Steven Vaughan-Nichols

Steven J. Vaughan-Nichols, aka sjvn, has been writing about technology and the business of technology since CP/M-80 was the cutting edge, PC operating system; 300bps was a fast Internet connection; WordStar was the state of the art word processor; and we liked it. His work has been published in everything from highly technical publications (IEEE Computer, ACM NetWorker, Byte) to business publications (eWEEK, InformationWeek, ZDNet) to popular technology (Computer Shopper, PC Magazine, PC World) to the mainstream press (Washington Post, San Francisco Chronicle, BusinessWeek).

Paula Rooney

Paula Rooney has covered the software and technology industry for more than 20 years, starting with semiconductor design and mini-computer systems at EDN News and later focused on PC software companies including Microsoft, Lotus, Oracle, Red Hat, Novell and other open source and commercial software companies for CRN and PCWeek. She received a silver award from the American Society of Business Publication Editors in 2005 for her profile on Linus Torvalds and edited and co-authored "Partnering With Microsoft," a book about Microsoft's channel published by CMP Publishing in 2004. Rooney graduated from the Columbia University Graduate School of Journalism in 1997. In her off time, she enjoys scuba diving, sailing, sun worshipping, running, reading, surfing (the net) and hanging out with her family. She resides on the shores of Scituate, Massachusetts.

Latest Posts

The Free Software Foundation Europe working with WIPO

The Free Software Foundation Europe working with WIPO

This is an interesting bit of news: The Free Software Foundation Europe (FSFE) has been granted observer status to the World Intellectual Property Organization (WIPO). Here's what the FSFE has to say about its goals in working with WIPO:For anyone involved in questions of freedom in a digital age, such as Free Software Foundation Europe, WIPO is often at the root of current threats, such as software patents, the European Copyright Directive (EUCD) and others.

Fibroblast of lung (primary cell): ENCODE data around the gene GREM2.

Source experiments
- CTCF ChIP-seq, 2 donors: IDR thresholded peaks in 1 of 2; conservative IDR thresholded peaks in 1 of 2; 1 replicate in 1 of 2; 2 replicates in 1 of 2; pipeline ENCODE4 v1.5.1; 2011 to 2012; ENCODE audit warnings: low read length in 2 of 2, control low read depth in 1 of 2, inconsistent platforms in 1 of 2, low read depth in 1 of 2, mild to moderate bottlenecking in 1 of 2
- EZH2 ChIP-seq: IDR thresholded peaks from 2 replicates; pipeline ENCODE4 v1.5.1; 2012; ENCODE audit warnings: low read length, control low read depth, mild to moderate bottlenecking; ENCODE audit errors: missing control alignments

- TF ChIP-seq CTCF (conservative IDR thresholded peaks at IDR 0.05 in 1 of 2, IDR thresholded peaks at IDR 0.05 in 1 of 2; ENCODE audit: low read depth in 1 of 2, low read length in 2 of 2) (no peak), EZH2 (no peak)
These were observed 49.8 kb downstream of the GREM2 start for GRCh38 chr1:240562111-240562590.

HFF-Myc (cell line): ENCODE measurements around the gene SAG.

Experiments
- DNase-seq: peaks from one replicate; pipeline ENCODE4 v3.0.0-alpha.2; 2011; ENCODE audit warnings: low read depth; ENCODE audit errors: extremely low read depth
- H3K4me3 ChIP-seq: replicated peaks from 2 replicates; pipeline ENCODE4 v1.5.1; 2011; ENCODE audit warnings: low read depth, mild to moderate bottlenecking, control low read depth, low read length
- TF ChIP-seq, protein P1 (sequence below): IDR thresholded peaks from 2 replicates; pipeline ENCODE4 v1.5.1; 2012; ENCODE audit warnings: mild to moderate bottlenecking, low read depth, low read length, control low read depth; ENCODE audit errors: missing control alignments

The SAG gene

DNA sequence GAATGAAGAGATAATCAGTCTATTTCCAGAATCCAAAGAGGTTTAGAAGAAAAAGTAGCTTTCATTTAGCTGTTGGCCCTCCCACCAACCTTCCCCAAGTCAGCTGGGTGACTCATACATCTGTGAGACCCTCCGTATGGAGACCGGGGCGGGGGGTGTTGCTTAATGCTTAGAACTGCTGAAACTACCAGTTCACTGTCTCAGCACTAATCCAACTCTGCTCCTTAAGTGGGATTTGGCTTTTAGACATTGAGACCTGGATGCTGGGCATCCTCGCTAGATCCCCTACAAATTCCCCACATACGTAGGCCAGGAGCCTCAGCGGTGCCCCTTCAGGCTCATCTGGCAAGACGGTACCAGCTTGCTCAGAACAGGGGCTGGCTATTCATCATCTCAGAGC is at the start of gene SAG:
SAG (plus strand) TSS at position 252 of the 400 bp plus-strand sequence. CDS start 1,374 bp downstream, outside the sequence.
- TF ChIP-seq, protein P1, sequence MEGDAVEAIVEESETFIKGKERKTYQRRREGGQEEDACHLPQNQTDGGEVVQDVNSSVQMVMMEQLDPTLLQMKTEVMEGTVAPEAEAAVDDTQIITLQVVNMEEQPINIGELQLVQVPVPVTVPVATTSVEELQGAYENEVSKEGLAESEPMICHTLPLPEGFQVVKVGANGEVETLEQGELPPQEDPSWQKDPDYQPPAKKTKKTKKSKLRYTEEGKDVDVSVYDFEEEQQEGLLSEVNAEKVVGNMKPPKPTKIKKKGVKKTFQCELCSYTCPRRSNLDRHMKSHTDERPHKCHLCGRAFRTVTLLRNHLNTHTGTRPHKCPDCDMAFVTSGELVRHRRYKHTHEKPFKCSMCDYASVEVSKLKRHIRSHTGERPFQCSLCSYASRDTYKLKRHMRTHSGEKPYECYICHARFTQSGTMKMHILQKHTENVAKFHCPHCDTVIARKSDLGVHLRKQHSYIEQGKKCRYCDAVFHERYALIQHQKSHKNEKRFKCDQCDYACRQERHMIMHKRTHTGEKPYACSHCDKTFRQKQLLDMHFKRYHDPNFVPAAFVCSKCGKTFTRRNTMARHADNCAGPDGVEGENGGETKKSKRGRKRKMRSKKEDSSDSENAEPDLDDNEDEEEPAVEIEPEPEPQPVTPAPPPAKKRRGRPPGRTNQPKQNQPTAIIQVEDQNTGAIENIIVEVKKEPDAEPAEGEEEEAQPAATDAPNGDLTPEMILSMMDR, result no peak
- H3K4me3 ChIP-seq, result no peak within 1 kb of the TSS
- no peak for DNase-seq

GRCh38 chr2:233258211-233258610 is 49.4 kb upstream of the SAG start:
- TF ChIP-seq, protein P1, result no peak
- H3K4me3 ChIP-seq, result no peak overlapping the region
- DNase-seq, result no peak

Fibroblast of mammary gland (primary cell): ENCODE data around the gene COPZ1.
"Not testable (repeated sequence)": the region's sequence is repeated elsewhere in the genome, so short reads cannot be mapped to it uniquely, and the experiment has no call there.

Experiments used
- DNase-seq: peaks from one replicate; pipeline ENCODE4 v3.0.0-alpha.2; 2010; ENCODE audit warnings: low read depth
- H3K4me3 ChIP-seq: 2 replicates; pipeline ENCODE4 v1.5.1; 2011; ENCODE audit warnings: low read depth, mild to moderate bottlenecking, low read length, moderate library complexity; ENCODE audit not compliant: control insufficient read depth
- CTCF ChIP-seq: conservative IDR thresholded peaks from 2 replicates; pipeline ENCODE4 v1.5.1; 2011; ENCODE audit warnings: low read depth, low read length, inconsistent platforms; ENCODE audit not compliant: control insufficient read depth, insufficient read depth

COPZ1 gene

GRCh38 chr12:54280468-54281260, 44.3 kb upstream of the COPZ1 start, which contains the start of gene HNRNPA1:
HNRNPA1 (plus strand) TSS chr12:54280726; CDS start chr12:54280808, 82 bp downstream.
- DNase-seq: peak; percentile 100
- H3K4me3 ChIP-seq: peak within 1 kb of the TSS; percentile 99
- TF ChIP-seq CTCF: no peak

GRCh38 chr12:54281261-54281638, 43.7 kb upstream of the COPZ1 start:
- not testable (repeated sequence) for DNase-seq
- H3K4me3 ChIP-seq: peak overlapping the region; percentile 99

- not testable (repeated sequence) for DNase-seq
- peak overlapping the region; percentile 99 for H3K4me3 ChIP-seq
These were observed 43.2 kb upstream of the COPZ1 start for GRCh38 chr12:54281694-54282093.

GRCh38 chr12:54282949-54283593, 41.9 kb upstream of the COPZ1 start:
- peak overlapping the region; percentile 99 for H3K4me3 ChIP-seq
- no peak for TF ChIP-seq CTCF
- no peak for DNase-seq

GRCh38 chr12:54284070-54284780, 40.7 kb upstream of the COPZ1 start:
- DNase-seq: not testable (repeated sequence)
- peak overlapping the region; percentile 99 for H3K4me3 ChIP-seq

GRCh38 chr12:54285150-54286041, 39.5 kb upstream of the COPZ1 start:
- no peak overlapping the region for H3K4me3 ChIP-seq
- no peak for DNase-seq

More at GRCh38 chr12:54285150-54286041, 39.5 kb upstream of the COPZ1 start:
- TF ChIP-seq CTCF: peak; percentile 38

November 29, 2004 by in Tech Industry

Intel shipping desktop Linux to Asia

Intel shipping desktop Linux to Asia

Remember those Gartner claims from a month ago that most desktop Linux units were really just black market Windows machines?Well, now Intel is out to prove that one way or the other, by shipping explicit Linux support to "white box" makers in the Far East.

November 25, 2004 by in Linux

Look for a new GPL in 2005

Look for a new GPL in 2005

According to this piece, we might be seeing a new version of the GNU General Public License (GPL) in 2005. This new revision of the GPL is supposed to cover areas that weren't addressed by the current version of the GPL, such as patents and Web services.

November 22, 2004 by in Open Source

Is a fork inevitable?

Is a fork inevitable?

Regular readers of this space may remember Shelley Powers writing about doing a "fork" of Wordpress (which runs this blog) as part of her piece, No Ghost in the Machine. Forks happen all the time, she noted.

November 22, 2004 by in Open Source

A credit to her profession

A credit to her profession

The next time someone claims the superiority of reporters ethics over those of bloggers, tell them the story of Pamela Jones Jones, a paralegal by training, runs the popular Groklaw blog. The legal fight swirling around open source is at the heart of her beat.

November 21, 2004 by in Open Source

ActiveGrid

ActiveGrid

As RISC architecture was to the 1980s, so grid computing is to our time, a fundamental re-arrangement of computing that promises to deliver more speed, and more power, to more people than it would seem Moore's Law might allow. Open source now has a big dog in the fight.

November 17, 2004 by in Enterprise Software

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